Dan finished his education degree without ever stepping into a classroom.After he graduated, he realized he didn’t like teaching and wasn’t good at it. The very first day of student teaching, where the goal was to serve as an intern before accepting a full-time position, he knew that this was not the career for him. You’re probably thinking: hey, that’s life! He just had to stick it out, and then he’d be fine. And it’s true, sometimes there’s a learning curve on the road of purpose. We’re supposed to challenge ourselves, and it takes time to gain real-world skills. This was different, though. Dan really didn’t like teaching. It felt uncomfortable and unnatural. He knew he could probably soldier on through the internship, but he didn’t want to go any further. Read More
The other day I met with a small business owner. Her business is going well, she recently had a successful product launch that brought in a lot of funds and new customers. Awesome!But what interested me the most is what she said about it: “The success that I’m having now is what I planned for three years ago.” Three years ago, she set out to build the kind of business she has now. She settled on an area of focus and said no to other opportunities. Then, she took the actions she’d determined were most likely to lead to successes like her recent launch. Read More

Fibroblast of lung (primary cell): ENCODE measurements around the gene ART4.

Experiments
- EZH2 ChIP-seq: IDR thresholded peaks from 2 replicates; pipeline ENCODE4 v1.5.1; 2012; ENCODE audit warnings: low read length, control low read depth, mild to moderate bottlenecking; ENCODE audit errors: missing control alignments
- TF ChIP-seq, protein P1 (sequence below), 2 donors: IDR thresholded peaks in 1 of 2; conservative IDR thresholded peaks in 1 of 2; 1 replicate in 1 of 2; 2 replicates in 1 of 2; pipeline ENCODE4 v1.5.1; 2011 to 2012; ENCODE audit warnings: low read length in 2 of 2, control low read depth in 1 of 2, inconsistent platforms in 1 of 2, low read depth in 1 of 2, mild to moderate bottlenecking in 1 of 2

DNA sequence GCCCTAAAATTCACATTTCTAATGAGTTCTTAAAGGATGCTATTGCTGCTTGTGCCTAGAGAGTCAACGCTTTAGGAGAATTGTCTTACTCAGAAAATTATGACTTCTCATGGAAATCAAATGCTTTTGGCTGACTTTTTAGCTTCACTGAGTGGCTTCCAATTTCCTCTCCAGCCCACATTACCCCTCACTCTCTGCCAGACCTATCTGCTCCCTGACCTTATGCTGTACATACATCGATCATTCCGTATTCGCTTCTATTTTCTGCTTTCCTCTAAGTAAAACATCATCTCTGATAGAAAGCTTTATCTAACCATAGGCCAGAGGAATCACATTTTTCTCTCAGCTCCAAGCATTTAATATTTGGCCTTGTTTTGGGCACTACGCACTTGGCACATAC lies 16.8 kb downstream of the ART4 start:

Lesson: “Never give up” is bad advice. Real winners don’t hesitate to walk away from an unsuccessful venture.Contrary to popular belief, if you want to win, you shouldn’t always just keep going. You should regroup and try something totally different. “Winners never quit, and quitters never win” is a lie. To win, sometimes you need to find a new game to play. You may be familiar with this old adage, often attributed to Albert Einstein: “The definition of insanity is doing the same thing over and over and expecting different results.” Einstein was right in that the real danger of going in- sane, or just failing over and over, doesn’t usually come from doing something new. Rather, the worst failures come from something that we’ve been doing for a while. Read More
Lesson: Improving “soft skills” can increase your value no matter what kind of career you have.Hard skills are things you learned through technical or academic training: how to make architectural drawings with certain software, how to properly administer medication as a nurse, and so on. Soft skills are just as important—if not more—but aren’t usually taught in school. To be more effective (and to become more valuable), spend time improving your soft skills in writing, negotiation, conflict management, and follow-up. Read More